How 'Cash for Caulkers' might work

If it's like New York's energy-efficiency plan, homeowners would hire a contractor to do a home audit and perform the work. Soon after, voila, a reimbursement check arrives.

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By Steve Hargreaves, CNNMoney.com staff writer

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NEW YORK (CNNMoney.com) -- President Obama's Cash for Caulkers proposal has almost every homeowner wondering how they'll be able to cash in.

The plan calls for greater incentives, perhaps amounting to thousands of dollars, for homeowners to get new energy-efficient appliances, windows and other such items.

But no one knows exactly how the federal program - part of a broader plan to stimulate the economy - might work. That's because it's still being written.

It may be modeled, at least in part, on New York State's home energy efficiency program, said Steve Nadel, director at the American Council for an Energy-Efficient Economy, who's advising on the federal proposal.

Getting a contractor, then a check

So how exactly does New York's program work?

Homeowners interested in participating find a contractor licensed to do an energy audit by New York State - available on the state's web page or by calling a toll-free number.

Then someone like David Scharf, a contractor based just north of New York City, shows up.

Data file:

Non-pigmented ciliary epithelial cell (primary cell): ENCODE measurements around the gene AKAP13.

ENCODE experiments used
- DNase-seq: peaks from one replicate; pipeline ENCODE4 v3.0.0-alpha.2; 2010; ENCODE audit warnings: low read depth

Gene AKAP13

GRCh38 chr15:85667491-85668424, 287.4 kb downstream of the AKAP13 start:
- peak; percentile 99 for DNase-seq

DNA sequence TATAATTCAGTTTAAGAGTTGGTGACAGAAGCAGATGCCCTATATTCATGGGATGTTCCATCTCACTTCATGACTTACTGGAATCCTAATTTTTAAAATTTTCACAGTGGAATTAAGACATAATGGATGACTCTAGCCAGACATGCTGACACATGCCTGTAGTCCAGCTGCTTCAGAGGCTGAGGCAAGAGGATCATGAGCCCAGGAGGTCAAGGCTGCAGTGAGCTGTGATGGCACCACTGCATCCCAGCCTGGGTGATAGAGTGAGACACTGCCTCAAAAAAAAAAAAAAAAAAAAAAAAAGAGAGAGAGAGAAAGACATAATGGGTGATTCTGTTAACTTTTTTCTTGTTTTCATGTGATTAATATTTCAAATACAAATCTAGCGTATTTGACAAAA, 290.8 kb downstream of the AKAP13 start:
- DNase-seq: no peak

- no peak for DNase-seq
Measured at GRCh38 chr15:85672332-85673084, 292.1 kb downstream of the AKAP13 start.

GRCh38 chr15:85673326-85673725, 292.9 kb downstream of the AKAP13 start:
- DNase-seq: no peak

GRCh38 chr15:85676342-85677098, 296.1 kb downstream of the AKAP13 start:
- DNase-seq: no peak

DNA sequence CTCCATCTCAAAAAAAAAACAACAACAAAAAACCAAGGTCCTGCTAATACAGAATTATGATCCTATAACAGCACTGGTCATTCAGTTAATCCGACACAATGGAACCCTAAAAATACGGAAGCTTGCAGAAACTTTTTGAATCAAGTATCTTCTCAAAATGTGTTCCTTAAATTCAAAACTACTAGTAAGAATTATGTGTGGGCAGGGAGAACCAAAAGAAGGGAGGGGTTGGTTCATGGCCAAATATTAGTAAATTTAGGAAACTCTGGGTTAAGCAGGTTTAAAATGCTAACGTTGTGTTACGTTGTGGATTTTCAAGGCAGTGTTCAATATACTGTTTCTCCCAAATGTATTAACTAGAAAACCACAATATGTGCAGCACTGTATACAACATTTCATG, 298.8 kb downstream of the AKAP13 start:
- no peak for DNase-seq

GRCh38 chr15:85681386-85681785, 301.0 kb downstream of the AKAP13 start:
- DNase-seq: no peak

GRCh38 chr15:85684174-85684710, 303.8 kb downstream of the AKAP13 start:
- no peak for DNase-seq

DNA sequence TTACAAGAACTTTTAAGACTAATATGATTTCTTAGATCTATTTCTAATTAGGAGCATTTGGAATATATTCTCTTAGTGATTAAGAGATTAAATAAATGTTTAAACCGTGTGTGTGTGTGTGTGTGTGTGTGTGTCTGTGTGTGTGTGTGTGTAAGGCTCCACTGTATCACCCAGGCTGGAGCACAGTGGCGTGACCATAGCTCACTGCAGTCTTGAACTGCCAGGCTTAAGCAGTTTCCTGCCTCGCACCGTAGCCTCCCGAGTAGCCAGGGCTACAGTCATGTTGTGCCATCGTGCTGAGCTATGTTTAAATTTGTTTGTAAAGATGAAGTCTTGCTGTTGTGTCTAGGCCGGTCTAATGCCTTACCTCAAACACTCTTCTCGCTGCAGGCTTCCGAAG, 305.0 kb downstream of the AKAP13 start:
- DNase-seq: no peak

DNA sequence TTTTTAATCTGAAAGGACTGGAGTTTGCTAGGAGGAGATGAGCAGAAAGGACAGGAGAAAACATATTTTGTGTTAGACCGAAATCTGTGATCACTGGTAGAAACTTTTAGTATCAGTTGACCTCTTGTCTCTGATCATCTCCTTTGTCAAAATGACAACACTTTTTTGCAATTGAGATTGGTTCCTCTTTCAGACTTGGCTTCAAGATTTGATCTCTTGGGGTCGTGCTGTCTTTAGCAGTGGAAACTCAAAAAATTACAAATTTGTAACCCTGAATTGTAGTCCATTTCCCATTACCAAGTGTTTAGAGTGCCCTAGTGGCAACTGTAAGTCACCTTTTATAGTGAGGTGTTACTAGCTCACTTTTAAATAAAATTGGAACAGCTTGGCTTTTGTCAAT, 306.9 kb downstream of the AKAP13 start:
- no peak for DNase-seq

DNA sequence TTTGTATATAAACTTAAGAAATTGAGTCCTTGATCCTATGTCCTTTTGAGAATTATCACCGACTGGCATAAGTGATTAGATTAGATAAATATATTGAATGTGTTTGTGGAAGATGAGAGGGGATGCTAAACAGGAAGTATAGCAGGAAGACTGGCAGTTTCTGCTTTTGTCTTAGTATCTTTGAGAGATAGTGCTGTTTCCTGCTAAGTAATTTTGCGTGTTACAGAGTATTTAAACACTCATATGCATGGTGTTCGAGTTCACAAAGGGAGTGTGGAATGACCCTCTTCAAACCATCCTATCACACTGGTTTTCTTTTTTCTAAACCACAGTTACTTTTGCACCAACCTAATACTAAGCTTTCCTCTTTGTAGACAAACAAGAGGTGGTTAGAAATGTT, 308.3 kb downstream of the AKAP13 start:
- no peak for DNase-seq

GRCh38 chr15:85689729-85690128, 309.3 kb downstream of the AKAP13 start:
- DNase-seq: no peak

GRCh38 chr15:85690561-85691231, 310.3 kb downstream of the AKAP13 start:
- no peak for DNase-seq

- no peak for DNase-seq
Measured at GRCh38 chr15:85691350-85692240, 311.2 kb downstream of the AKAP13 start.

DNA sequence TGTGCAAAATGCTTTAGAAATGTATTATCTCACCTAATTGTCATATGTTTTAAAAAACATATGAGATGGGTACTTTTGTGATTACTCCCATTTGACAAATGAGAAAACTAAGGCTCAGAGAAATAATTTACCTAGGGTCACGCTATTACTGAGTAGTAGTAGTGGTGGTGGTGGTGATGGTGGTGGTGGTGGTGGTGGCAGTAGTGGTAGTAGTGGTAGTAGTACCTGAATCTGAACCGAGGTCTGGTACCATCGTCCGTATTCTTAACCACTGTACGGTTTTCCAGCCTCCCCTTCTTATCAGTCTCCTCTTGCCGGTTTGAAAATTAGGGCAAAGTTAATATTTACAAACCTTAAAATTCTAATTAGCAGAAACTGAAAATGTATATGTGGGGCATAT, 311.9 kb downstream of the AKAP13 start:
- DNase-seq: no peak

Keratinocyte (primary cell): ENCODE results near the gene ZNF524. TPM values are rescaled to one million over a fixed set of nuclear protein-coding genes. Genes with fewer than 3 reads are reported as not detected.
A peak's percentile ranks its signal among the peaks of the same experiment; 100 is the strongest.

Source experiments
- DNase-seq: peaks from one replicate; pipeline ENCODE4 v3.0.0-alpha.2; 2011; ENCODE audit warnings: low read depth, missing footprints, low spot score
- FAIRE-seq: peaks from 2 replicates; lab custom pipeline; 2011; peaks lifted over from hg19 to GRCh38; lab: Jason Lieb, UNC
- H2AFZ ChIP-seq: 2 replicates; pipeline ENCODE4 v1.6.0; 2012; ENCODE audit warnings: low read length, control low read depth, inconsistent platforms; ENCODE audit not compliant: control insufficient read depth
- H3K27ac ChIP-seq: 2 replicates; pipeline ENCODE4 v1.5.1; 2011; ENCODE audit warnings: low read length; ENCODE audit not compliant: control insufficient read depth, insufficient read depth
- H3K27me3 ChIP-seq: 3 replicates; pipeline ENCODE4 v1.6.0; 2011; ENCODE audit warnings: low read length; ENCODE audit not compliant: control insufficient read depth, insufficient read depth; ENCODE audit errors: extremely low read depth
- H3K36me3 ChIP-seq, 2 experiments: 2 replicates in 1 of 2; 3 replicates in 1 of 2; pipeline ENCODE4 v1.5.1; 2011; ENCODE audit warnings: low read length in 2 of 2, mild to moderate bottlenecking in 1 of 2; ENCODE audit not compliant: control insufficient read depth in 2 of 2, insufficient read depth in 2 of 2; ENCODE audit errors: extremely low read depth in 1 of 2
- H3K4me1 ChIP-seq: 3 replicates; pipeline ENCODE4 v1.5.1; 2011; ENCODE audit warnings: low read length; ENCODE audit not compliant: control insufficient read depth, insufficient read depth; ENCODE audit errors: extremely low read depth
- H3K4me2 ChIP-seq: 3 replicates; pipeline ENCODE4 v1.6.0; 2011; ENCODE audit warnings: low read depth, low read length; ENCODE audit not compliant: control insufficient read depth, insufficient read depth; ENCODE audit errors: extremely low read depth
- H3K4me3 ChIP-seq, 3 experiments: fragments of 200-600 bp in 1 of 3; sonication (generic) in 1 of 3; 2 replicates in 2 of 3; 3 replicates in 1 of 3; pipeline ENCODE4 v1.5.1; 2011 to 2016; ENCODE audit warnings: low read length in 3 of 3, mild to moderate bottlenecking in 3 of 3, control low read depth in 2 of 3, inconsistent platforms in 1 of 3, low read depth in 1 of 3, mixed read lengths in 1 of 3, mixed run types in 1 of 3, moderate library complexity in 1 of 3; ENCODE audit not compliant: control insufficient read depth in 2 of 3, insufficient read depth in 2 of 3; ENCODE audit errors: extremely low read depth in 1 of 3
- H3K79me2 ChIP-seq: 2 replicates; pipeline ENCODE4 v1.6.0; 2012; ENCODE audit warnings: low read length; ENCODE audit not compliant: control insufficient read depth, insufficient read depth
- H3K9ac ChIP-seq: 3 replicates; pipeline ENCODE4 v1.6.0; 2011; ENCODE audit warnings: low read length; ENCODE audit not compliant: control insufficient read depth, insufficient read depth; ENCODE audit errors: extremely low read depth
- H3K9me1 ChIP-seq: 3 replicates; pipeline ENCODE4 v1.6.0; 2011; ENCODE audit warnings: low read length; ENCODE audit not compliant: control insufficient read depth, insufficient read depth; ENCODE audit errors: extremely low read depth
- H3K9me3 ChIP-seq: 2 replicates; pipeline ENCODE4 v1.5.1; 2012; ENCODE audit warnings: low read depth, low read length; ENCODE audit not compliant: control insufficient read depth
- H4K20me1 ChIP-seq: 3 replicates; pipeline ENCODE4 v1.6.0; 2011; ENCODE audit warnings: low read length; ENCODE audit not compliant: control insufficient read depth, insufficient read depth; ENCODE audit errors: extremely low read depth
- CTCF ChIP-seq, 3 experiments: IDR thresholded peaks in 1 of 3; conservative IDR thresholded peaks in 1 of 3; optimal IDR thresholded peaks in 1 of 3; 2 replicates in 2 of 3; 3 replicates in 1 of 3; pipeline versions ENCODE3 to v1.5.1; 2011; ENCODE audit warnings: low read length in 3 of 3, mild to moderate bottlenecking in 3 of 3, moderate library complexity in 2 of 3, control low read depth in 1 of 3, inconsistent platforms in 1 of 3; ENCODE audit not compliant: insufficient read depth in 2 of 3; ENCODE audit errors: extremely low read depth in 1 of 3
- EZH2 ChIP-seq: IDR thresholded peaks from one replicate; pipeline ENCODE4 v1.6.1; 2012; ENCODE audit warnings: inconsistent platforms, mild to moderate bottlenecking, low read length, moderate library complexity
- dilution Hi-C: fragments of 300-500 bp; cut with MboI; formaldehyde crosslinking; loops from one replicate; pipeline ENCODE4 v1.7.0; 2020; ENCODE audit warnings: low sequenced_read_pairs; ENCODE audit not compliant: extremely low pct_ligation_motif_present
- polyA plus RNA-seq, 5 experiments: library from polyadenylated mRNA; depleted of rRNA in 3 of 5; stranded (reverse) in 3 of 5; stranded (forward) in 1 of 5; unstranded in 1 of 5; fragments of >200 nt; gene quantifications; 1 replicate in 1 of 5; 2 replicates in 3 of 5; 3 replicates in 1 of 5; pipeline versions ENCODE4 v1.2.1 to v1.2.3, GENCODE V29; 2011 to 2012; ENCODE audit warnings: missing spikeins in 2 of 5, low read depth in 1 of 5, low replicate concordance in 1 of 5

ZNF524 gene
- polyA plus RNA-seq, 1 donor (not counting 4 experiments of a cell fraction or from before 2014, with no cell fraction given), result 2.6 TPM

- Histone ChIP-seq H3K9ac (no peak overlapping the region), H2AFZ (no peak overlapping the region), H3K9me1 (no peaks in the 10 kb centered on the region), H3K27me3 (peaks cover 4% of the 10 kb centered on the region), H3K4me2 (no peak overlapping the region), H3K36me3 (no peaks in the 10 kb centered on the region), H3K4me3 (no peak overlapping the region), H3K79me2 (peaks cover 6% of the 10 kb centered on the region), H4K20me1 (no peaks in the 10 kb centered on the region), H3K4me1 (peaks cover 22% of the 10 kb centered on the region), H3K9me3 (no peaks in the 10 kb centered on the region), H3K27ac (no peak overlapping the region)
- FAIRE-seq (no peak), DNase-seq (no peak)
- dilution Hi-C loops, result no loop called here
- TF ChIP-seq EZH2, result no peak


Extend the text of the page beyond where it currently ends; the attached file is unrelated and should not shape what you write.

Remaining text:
For about $500, Scharf will figure out how much energy the home wastes. He'll put a giant fan in the door that will suck in air from outside the home, highlighting leaks in windows, doors or walls. He'll test each appliance to see how much energy it draws. He'll check the thickness of your insulation and windows.

Then, all this is fed into a computer model that generates a checklist with everything that could be replaced, how much it will cost, and how much in energy savings can be expected out of it. The homeowner decides how much work to do, and negotiates a price.

When the work is done, the homeowner pays Scharf directly. Scharf then submits paperwork to the state agency that runs the program. The homeowner then gets a reimbursement check from the agency for 10% of the project cost, up to $3,000, usually within 30 days.

If Obama gets his way, homeowners could get much bigger rebates than that in the future. No one knows what the numbers will be yet, but Nadel said other legislation currently in Congress would give homeowners a 50% rebate, with a maximum reimbursement of $12,000.